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Levenson JJ, Cooper R, Ware C, Sly J, Wise D, de la Parra-Venegas R, Dove ADM.2013. Visualizing habitat use and behavior of whale sharks using the open tag, applications for ecotourism regulation.PeerJ PrePrints1:e145v1https://doi.org/10.7287/peerj.preprints.145v1
Background. The rapidly decreasing cost of components and growing open source electronics industry has enabled access to improved tools for monitoring the behavior of aquatic species on a fine scale never before achieved. We use the new Open Tag as a novel approach to visualizing feeding behavior of whale sharks. Methods. The Open Tag is a Arduino compatible open-source inertial measurement unit for recording high speed motion sensor data to a microSD memory card. A three dimensional gyroscope, accelerometer, and magnetometer allow for calculating pitch, yaw, and heading, while depth and temperature sample continuously. The rechargeable lithium battery allows for deployments up to 7 days sampling at 100Hz. The Open Tag is placed in a hydrodynamic syntactic foam float, with a band that stretches around the dorsal fin. A galvanic release incorporated into the tag allows for a release time to be programmed and a VHF tag (ATS) aids in recovery. Results. An Open Tag was successfully deployed on a whale shark for 101 hours in August of 2013 in Yucatan Mexico. Behaviors noted included frequent surface intervals, even during the night when previously believed whale sharks were normally in deeper waters. A maximum depth of 49 meters was observed, with dives to 25 meters recorded regularly. We were able to identify possible harassment at the surface and defecation events. Conclusion. The Open Tag fills a unique niche in whale shark studies as a useful tool to better understanding of fine scale habitat use and behavior. By incorporating these data into Trackplot with data on the position of ecotour vessels, we can visualize behavior and investigate potential erratic changes in depth, heading and lateral movement amplitude indicative of harassment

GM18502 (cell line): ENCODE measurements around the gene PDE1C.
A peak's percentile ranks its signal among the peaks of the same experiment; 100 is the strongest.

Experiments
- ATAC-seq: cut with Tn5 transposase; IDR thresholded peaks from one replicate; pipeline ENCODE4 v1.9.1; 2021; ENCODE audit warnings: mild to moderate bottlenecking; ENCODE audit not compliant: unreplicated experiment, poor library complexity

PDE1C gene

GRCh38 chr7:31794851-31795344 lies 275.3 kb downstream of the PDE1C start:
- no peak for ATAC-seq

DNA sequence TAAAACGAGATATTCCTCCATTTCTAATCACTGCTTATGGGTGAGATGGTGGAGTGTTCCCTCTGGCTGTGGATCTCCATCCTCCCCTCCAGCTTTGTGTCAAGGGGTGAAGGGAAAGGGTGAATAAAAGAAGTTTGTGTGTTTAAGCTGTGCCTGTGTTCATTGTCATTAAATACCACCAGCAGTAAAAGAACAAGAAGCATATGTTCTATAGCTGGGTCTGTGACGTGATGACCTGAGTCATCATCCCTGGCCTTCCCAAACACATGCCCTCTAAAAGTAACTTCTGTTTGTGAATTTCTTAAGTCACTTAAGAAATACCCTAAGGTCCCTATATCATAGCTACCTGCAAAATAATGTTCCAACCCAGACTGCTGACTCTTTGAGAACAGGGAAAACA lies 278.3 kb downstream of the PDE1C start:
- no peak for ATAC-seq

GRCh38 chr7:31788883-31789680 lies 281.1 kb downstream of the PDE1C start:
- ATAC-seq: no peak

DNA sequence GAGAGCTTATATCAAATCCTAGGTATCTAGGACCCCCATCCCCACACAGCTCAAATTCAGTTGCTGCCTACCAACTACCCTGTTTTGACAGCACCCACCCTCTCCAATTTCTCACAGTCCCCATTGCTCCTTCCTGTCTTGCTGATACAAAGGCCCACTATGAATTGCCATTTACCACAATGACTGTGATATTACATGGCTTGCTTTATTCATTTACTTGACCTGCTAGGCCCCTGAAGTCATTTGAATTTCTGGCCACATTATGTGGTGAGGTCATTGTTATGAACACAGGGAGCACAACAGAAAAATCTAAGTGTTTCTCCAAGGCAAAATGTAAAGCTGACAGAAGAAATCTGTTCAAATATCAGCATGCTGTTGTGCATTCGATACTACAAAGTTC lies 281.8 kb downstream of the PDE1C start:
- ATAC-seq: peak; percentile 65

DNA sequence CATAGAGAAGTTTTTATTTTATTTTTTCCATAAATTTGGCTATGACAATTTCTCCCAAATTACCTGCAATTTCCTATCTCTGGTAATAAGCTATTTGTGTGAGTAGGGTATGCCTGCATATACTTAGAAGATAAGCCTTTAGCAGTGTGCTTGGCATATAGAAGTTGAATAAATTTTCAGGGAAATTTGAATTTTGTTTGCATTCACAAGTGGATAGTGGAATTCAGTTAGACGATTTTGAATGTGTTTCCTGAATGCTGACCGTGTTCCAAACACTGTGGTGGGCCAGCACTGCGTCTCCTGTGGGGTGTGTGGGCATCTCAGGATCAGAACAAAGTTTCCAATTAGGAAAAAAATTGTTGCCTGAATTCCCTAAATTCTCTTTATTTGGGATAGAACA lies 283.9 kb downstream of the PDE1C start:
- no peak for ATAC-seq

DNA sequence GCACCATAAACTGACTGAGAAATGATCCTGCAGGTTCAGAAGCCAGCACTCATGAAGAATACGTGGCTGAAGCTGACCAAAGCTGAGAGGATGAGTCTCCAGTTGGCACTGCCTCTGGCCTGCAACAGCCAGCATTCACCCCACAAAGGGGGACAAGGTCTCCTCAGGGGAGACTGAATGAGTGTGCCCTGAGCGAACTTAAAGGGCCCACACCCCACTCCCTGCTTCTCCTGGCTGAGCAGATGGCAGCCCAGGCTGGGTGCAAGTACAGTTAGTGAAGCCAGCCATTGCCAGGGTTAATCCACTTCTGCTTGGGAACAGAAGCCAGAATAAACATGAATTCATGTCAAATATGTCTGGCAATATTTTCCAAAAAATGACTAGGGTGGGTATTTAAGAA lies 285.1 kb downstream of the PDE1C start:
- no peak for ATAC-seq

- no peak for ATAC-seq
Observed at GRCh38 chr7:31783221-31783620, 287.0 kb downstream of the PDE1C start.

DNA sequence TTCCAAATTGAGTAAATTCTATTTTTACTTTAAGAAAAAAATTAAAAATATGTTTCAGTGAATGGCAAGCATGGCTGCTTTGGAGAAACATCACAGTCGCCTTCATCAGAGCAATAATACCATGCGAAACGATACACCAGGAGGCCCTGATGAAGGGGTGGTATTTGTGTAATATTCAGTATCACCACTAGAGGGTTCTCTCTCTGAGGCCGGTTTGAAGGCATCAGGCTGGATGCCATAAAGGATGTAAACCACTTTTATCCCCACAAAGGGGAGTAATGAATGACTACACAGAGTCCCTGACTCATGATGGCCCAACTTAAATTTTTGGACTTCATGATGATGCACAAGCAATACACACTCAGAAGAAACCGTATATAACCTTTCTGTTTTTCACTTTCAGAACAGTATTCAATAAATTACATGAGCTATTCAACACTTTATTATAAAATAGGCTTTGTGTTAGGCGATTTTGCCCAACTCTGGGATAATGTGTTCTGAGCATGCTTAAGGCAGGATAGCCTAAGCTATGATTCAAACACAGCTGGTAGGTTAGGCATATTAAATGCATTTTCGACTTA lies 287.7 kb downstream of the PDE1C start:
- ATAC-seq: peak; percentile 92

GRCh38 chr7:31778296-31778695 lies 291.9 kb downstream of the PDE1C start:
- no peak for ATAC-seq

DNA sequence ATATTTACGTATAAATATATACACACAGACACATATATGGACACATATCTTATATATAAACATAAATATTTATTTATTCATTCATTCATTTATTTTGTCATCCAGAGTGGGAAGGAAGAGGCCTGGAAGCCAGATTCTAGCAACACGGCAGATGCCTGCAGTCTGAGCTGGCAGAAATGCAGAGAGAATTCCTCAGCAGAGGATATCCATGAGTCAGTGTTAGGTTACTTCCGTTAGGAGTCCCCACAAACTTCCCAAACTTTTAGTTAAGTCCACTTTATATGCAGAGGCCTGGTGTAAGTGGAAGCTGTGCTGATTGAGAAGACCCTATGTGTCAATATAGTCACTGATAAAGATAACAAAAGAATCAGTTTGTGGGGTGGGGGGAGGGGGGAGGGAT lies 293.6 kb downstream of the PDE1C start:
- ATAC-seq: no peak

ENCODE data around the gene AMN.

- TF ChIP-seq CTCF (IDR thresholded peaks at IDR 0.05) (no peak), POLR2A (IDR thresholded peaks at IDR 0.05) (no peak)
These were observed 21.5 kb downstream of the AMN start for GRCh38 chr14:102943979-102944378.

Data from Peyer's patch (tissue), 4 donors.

Submitted for the 3rd International Whale Shark Conference.
Whale shark diurnal vertical movement
Diurnal changes in vertical movements recorded during the open-tag deployment. Day depicted in green & night in blue. Increased changes of swimming depth during daylight hours coincides with peak ecotour vessel activity.